So, people can talk all they want to about how beef is safer today than at any previous time in history: but, as long as we get recommendations like “FOR G-DS SAKE COOK EVERY BURGER UNTIL IT IS A DESICCATED, CHARRED HOCKEY PUCK OR YOU WILL SURELY DIE! DIE, I TELL YOU!!!!” (slightly exaggerated, admittedly) I am going to have a tough time believing it.

            And, I don’t expect that beef (or anything else we eat) will be sterile. I *do* expect that one should not be required to wear a Level 5 HAZMAT suit (again, exaggeration alert!) in order to safely exist near it.


            • doug says

              I would submit that those warnings are not driven by the actual hazzard but by the lawyers (sorry Bettina) and risk management people who are also responsible for “DO NOT USE LADDER IF IT IS ON FIRE” and “DO NOT USE RAZOR DURING EARTHQUAKE” (hey, this exaggeration business is fun). I don’t think those, or most, products are any more hazardous then they were in the past but the warning labels are enough to make you hide in a closet.

              • mommm!!! says

                Lawyers wouldn’t be needed if meat producers weren’t recalling millions of pounds of ground beef on a regular basis, and people weren’t dying from eating the product. When you have several recalls of ground beef spanning the past decades and those recalls include millions…and that is NOT an EdT style exaggeration nor anecdotal evidence…..literally millions of pounds of ground beef it’s really impossible to keep claiming that it’s “the safest it’s been in history”. Because you can google countless news stories of such recalls and ground beef related e.coli outbreaks. In fact, there’s one happening right now in Georgia and a few other southern states, although they have yet to trace a source yet.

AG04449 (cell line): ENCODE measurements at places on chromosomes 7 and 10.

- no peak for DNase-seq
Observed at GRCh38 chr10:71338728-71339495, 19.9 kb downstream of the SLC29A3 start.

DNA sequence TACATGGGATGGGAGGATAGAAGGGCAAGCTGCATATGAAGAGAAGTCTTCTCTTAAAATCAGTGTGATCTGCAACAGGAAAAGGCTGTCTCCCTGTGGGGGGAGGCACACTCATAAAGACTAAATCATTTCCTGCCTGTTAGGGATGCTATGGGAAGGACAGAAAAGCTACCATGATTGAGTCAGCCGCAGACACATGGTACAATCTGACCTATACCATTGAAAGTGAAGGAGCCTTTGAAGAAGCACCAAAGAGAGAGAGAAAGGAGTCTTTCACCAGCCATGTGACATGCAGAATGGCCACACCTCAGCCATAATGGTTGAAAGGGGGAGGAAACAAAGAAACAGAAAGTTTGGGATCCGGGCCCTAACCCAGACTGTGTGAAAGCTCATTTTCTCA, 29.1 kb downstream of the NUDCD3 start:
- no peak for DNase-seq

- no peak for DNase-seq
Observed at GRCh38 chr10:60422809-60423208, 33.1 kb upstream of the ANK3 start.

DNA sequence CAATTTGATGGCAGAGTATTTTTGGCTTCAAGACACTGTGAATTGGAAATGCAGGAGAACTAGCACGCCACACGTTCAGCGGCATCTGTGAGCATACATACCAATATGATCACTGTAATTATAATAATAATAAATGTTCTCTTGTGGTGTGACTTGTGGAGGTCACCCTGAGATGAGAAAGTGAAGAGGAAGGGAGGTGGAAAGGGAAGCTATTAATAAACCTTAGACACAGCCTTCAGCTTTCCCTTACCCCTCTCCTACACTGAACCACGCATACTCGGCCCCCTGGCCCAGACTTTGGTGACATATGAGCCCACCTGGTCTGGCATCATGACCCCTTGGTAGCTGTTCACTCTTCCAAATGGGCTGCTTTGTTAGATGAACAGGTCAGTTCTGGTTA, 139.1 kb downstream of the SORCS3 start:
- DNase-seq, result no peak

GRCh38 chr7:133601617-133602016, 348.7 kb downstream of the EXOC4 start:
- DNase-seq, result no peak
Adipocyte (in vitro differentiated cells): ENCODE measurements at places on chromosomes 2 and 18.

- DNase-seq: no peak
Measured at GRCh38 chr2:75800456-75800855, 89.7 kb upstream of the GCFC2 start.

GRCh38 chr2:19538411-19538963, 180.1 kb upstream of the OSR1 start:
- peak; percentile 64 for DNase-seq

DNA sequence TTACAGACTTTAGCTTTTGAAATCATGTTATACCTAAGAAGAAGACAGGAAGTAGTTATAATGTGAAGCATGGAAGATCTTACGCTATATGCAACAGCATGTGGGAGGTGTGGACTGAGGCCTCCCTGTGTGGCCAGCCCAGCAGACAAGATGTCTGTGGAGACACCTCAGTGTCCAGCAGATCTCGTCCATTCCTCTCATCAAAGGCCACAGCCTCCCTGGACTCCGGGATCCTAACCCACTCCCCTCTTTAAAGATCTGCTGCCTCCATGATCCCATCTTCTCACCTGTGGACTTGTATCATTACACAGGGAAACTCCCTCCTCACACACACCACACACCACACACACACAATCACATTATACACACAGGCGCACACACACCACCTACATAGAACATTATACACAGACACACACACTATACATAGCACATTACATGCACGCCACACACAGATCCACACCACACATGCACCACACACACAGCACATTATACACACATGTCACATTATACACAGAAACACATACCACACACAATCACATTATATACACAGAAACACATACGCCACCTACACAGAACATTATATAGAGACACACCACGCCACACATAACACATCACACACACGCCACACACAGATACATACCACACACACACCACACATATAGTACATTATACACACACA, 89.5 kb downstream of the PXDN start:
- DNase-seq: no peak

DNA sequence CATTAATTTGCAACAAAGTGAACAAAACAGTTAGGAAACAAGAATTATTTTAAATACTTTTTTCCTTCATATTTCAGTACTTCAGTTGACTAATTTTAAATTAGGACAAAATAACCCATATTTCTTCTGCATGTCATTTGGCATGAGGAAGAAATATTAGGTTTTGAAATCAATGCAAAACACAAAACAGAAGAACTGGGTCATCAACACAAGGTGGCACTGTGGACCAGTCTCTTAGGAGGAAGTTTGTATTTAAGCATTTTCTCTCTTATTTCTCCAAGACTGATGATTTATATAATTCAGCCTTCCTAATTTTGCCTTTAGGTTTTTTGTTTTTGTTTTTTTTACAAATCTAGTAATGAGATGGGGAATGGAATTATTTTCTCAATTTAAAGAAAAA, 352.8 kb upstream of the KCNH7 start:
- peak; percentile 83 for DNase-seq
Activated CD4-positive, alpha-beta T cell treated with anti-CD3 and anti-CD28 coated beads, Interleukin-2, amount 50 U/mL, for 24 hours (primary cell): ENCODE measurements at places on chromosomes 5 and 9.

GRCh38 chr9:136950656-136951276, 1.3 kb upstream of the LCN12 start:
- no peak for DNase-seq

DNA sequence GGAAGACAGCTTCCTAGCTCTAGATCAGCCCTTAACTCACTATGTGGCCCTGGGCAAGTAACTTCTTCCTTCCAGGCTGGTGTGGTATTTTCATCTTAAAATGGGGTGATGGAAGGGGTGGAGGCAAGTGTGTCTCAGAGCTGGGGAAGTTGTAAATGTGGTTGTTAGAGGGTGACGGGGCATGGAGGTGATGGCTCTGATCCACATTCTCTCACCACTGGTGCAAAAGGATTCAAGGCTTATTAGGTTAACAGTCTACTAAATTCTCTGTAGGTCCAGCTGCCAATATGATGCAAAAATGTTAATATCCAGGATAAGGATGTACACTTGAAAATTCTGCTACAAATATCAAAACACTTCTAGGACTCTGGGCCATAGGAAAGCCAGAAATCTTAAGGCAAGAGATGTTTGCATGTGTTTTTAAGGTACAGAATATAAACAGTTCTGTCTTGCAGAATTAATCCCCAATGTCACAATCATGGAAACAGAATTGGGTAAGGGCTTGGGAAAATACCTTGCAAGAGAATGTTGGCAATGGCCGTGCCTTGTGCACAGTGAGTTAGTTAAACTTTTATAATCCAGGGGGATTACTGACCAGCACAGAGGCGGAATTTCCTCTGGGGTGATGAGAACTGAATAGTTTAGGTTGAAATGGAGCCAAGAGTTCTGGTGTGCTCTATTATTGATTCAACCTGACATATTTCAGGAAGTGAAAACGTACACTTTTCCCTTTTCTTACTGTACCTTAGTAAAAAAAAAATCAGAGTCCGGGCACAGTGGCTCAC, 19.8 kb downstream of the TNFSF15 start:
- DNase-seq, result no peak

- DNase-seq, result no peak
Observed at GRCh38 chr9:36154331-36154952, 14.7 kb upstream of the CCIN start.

• doug says

                  Unfortunately, the evidence you are presenting IS anecdotal. Here is a link to the CDC statistics comparing 1996 to 2010. If you are interested, earlier statistics are readily available (to the extent that you are able to navigate a government website).


                  The reason you are seeing more recalls is this. While pathogen levels in beef are at an all time low the abilities to identify outbreaks and trace back to the source are at an all time high. This is one of the biggest reasons that pathogen levels have decreased.

                  Prior to 1993, in a typical case of “food poisoning” your doctor would be treat you for diarrhea and send you on your way never knowing for sure what you ate that made you sick, since it was almost impossible to find out.

                  The Jack in the Box tragedy in 1993 changed the landscape dramatically. This was a particularly virulent pathogen (e. Coli 0157:H7) that had never seen before. After months of grounbreaking investigation by the Washington Department of Health and the CDC a group of 5 potential sources of the ground beef sold to Jack in the Box’s producer were identified, although it was impossible to pinpoint one. In the subsequent litigation neither the producer or the sources were found liable. This is because the technology did not exist to produce 100% pathogen free unadulterated ground beef. It still doesn’t, unless you count “cold pasturization” (surface radiation with gamma rays) which many consumers find unacceptable. Jack in the Box was was found to have sole liablity for the outbreak because they did no take the prudent step of cooking their hamburgers to a point that would insure lethality of the pathogens.

                  I tell this story to illustrate this point. The reason that the lawyers become involved is not because raw ground beef is pathogenic. That is a given. The lawyers become involved because many people refuse to take responsibility for the consequences of under cooking their burger, consequences that can be far more devestating since 1993.

                  • doug says

                    Sorry about the gramatical and spelling errors. My ability to proofread improves 100% after I hit the submit button.

                  • mommm!!! says